We need you to support us because you need us. Just like we need you. Symbiosis.

So I add to my challenge of supporting the arts financially – get outside, here in Waterloo. You chose to stay here for good reasons but you seem more divorced than ever from these. Go to openings. Go to shows. Get to the galleries. It may be intimidating at first but just in the same way I used real, alive language here, there are so many of us who would love to tell you the stories about why the things here, made here, being shown here matter – including me. I would love to be a docent to show you an entire world of voice that you and your tech sector colleagues are missing. Support the arts, Michael. Don’t just be an industry leader but become one of the many important Canadians who truly help to build our cultural narratives representing diversity and change right here in Waterloo Region. Stop spouting this nonsense put out by the bureaucrats and bean counters. You and your colleagues are the people who can make a difference – a real honest difference, just by looking into the grassroots and putting your time and work into caring.

Cultures clash between mother and son in comedy Brimful of Asha

Brimful of Asha

Image from http://theatrewhynot.org/brimful/

Brimful of Asha by Why Not Theatre comes recommended by several sources – with high ratings from national and international critics. Within the first minutes of curtain it’s easy to see why.

We are welcomed into the Studio at Centre in the Square by friendly ushers who inform us that we should make sure we are ready to sit for 80 minutes without an intermission – those who leave will not be able to re-enter the theatre. This becomes important. In this production, not a single line, quip, or anecdote is extraneous, and the production itself is deeply immersive. They all weave together in a tapestry to create a big-picture story about an Indian son and his mother.

Asha (the mother) was born in India. She moved to Canada to be with her husband in the context of an arranged marriage. (Important – In Jainism, parents arrange marriages based on data about the individuals and their families… but the marriage does not happen unless both of the people to marry agree.) Her two sons are born in Canada, and the story unfolds to show not only how cultures cross with differences between Canadian and Indian expectations around marriage, but also how the characters are also prone to generational expectations in rapidly changing times.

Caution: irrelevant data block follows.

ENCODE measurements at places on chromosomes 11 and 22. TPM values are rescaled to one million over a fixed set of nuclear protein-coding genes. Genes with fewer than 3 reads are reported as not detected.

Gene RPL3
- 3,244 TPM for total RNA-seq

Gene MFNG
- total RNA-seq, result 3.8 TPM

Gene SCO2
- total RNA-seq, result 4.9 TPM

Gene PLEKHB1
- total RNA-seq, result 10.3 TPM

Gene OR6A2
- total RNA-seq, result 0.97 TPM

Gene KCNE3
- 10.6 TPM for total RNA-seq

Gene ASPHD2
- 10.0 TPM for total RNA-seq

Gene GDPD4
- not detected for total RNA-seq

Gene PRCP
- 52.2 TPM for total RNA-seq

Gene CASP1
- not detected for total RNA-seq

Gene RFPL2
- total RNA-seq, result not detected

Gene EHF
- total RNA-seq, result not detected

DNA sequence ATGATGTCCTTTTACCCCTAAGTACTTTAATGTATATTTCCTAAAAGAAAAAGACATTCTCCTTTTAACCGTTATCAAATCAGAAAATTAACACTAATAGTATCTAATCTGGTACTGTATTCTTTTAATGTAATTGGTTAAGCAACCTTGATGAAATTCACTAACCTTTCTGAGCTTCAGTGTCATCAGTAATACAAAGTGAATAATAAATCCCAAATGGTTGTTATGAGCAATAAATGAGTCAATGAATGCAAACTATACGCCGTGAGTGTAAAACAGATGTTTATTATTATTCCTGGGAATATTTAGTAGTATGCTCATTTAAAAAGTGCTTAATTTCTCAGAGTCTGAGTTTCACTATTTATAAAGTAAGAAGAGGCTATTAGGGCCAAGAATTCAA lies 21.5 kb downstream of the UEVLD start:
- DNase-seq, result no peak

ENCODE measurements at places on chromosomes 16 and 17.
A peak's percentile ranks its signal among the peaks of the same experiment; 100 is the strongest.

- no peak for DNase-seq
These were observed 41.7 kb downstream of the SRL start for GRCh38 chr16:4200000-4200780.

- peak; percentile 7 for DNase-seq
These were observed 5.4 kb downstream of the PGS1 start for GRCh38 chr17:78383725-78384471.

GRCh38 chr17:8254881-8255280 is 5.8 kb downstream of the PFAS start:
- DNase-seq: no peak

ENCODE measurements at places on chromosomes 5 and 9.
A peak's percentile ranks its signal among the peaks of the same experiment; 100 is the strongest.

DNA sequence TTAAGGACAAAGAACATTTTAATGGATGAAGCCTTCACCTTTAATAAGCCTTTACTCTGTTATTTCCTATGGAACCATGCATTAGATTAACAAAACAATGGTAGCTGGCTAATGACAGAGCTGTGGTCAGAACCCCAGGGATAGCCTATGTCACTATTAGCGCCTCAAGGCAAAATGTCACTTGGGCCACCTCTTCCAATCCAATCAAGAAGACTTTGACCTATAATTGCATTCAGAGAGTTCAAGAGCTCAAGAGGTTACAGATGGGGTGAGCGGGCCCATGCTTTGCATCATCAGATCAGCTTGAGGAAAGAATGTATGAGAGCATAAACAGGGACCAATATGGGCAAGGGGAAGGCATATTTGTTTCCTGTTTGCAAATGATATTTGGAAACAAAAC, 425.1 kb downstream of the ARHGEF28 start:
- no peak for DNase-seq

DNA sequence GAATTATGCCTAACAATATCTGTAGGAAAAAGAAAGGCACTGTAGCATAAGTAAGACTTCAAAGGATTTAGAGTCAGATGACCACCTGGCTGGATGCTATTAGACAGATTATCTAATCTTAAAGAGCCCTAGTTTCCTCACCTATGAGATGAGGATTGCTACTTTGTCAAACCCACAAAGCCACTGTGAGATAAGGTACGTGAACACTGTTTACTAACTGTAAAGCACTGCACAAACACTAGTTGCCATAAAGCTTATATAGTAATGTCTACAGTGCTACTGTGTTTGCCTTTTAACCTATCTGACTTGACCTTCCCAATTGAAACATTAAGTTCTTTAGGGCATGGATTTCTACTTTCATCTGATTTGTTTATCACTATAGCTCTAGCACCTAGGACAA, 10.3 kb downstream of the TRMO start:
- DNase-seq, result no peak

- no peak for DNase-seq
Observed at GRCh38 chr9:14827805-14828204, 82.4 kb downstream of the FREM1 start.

Asha is not an actor (she tells us), but her son – theatre creator Ravi most definitely is. As he tells a story, he welcomes his mother to contribute her angle on the circumstance of marriage, and when she and Ravi’s father attempted to arrange a marriage for Ravi. Asha is not shy. Throughout the storytelling, she interjects and clarifies details according to her perspective and reckoning.

The set is minimal. An iridescent curtain of lush Indian fabric drapes the back drop, a digital display which serves the purpose of display of information hangs mid-way down the curtain. And finally, a table decorated with a cloth, set with tea and samosas complete the set. Upon entering, you are greeted by Ravi and Asha, offered a homemade samosa, and then welcomed to sit. This simple act has the effect of transporting the audience away from a theatre, and into Asha’s kitchen.

As the story is told, the display takes the form of a laptop: Showing bio-data for match-making of potential marriage partners, Facebook profiles, videos and photomontage of the family. The effect is clever and suits the immersive quality of the show. The fourth wall is non-existent.

Brimful of Asha is co-presented by the MT Space – a local theatre company that focuses on multiculturalism. One of most interesting aspects of this piece is how plural identities collide within a single Indian-Canadian family. Both characters find themselves clashing with their own identities as much as with each other. When it isn’t geographical, religious, traditional culture related, it’s generational.

The layers of depth beneath the light-hearted comedy left this audience member thinking deeply about the implications of assimilation, identity, progress, the things we have gained, and what we have lost – and how much we are willing to compromise.

The show runs at Centre in the Square until Saturday the 3rd of May, 2014.